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The popular radio show comes to life in this hit sitcom about a wise family man, Jim Anderson, his common-sense wife Margaret and their children Betty, Bud and Kathy. Whenever the kids need advice on anything at all, they can always turn to their father, because father knows best. Written by
Dylan Self <firstname.lastname@example.org>
When the sitcom first aired in 1949 on NBC radio at 8:30 p.m. on Thursdays, it was sponsored by Maxwell House. When the series moved from NBC radio to CBS television in October 1954, Robert Young was the only member of the radio cast to make the transition to the TV sitcom adaptation. See more »
The town was Springfield but we were never told the state. I always pictured the setting to be a very long way from either coast. Maybe Ohio, Indiana or Iowa. Wherever it was, it was far away from any of the country's real problems of the time.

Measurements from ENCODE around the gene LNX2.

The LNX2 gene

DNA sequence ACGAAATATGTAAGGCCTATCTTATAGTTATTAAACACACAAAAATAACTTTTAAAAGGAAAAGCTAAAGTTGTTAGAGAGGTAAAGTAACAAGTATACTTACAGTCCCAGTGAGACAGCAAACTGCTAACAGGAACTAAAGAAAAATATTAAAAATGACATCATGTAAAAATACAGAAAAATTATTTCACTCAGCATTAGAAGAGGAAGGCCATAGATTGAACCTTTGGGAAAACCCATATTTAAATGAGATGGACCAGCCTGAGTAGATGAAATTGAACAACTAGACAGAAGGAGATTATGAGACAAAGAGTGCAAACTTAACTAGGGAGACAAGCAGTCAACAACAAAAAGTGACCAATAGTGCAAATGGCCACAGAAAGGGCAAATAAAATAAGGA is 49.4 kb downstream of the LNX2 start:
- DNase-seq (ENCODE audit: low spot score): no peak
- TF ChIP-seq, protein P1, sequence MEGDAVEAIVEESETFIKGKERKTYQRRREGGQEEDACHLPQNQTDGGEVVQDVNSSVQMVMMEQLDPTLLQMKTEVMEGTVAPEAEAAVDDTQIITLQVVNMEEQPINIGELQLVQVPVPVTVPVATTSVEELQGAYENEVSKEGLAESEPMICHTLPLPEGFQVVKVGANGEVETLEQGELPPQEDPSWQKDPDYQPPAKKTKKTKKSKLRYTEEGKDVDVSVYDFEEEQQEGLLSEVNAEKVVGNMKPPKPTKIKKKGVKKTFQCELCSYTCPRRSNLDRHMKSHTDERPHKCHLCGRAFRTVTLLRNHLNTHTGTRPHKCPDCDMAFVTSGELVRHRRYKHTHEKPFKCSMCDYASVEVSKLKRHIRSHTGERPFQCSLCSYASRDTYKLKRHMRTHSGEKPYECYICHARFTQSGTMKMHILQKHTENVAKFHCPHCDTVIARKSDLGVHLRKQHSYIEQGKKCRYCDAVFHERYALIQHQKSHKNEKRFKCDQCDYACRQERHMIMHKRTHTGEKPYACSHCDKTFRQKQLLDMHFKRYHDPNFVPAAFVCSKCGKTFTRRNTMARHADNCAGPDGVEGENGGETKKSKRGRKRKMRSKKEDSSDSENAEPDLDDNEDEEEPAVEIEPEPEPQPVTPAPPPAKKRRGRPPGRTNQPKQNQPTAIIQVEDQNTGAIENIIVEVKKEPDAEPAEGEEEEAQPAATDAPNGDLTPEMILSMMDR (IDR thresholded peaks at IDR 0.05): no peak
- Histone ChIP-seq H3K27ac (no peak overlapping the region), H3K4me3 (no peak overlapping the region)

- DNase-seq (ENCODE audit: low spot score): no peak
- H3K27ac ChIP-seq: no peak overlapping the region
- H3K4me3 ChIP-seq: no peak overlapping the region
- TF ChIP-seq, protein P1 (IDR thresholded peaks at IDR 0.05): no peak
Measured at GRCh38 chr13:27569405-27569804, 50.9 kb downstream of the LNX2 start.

There were no civil rights issues, no murders and no rapes in Springfield. Everyone was white, which was the norm for television of this era. Springfield was a make-believe fantasy by today's standards, but back then, it was the majority of real America.
With that said, I watched the show every week and wished I was a member of the Anderson family. Having belonged to a somewhat volatile family, I had the 30-minute escape every week to be a part of a caring, loving clan.
The kids had the normal 1950s problems of a white, middle-class family. Robert Young as the patriarch, Jim Anderson, showed an understanding that was not only appreciated by the rest of the family, but by the viewers, too. He was right up there with Andy Taylor and Ward Cleaver as the fathers America loved at the time.
Corny? To some it might be, but to many others, including myself, it was the family we wanted but never had.
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